Thursday, January 21, 2016

Hermit Crab House Swap

Jordan, our 21-year old son, walked up from the beach in Mexico, carrying a shell that had washed ashore. It was a heavy, black and white, cone-shaped seashell, about 5-inches long and in great condition. He placed it on the gray concrete under the palapa at the condo we rented and said, “I’m going to leave this out overnight and see if a hermit crab moves in.” Yeah right, I thought, what are the chances of that happening?
We had seen numerous hermit crabs crawling around like tiny tarantulas at night, slogging along the walkway, clambering up the walls of a little wood-sided bathroom near the pool, and teetering on the edge of the footbath. It didn’t seem possible that one would find and move into this shell. Besides, I’ve never been a big hermit crab fan; they creep me out. I couldn’t imagine they would have the “intelligence” or behavior guiding them to this random spot and shell. But, after what we witnessed later that night, I have a whole new perspective on the hermit crab.
My husband and our three adult sons were relaxing outside after dinner enjoying the cool air from the ocean breeze when we noticed hermit crabs congregating near the empty black and white shell. “No way,” Jordan said and the rest of us dropped our jaws in amazement. Within a few minutes seven hermit crabs had lined up, biggest to smallest, behind the empty shell. I’m. Not. Joking.
The largest hermit crab, first in line, was checking out the empty shell. He was feeling it with his claws and tentacles and turning it over examining it. He liked what he saw because suddenly he popped out of his shell and stuck his worm-like rear-end into the new shell. He moved in. He found something bigger and better than what he had.
This started a chain reaction. Each hermit crab popped out of it’s current home and plopped into the empty shell in front of it. Two smaller crabs at the end of the line had a battle over the last smallest empty shell until one gave up and the other made the move. The excitement ended and they sauntered off in their new homes. We couldn’t believe it. Did that really just happen? Who knew hermit crabs could organize like that and swap houses? It happened fast. We didn’t even have time to grab our phones and video it. (I did find a video on YouTube because it was so unbelievable and the journalist in me wanted to know if this was common hermit crab behavior: Check this out - www.youtube.com/watch?v=tsIszzDRWI8 )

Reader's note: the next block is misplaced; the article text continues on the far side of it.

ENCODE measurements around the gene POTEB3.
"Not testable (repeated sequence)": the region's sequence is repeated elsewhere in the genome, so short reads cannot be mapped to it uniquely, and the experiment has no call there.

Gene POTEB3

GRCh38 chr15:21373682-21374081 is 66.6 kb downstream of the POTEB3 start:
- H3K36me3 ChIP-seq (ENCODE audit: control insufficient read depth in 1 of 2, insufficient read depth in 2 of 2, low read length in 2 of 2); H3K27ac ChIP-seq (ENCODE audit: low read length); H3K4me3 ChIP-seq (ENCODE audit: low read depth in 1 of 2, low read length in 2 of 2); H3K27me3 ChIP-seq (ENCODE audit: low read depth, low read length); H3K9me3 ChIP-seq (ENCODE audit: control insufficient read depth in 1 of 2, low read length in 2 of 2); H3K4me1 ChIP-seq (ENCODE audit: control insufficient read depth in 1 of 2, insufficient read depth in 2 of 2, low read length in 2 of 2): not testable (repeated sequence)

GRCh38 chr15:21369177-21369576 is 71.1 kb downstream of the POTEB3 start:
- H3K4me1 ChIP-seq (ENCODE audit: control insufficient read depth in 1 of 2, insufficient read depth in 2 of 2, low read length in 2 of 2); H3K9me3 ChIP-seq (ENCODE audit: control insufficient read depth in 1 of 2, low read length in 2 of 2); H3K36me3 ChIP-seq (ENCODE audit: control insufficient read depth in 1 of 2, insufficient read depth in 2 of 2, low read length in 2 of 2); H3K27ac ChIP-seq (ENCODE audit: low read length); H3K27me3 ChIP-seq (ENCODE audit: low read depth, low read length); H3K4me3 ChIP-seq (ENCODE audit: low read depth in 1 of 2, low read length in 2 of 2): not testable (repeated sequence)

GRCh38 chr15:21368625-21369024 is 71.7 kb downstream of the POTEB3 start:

This experience left me with two insights. One, God is creative and his presence is evident in all of creation, even those creatures that are annoying (like mosquitos) or creepy (like hermit crabs). The bible verse, Romans 1:19-20, Jim shared in his sermon in the recent, Under Review, series has more meaning for me than ever before, “For his invisible attributes, namely, his eternal power and divine nature, have been clearly perceived, ever since the creation of the world, in the things that have been made.” For me, watching this remarkable hermit crab behavior increased my belief that God is real.
Two, I’m not that different from the hermit crab. As I’ve taken a time-out to put my own life under review, I’ve thought about, what do I think about God and why? And what is good and true in my life and what I want to change. One behavior I want to change is to stop seeking the bigger and better and start finding contentment.
We live in a culture where we seek bigger and better. Whether it’s a bigger and better job, home, vacation, car, mountain to climb, or fill in the blank_______________. We spend enormous amounts of time, money and energy looking for that bigger and better. I know I have over the years. Moving from a small apartment to bigger homes. Writing books in hopes that each one will sell more than the last. Planning vacations seeking a bigger and better experience for our family. The list goes on and on.
I want to have a more meaningful life than that of the hermit crab, slogging along each day and night seeking that bigger and better. This coming year I’m going to pursue contentment. If I can practice contentment I believe I’ll experience peace. It’s about time I figured that out!
I’m also going to live with my eyes open, looking for the big and little wonders God has for me to see on this earth, so I can gain more understanding of how great and awesome our God is.


Jean Blackmer is married to Zane and mother to three boys. She’s authored three books, contributed content to more than 20 books, and written articles for a variety of magazines. She loves her family, chocolate, scuba diving and salt but not a fan of insects or little crabs.

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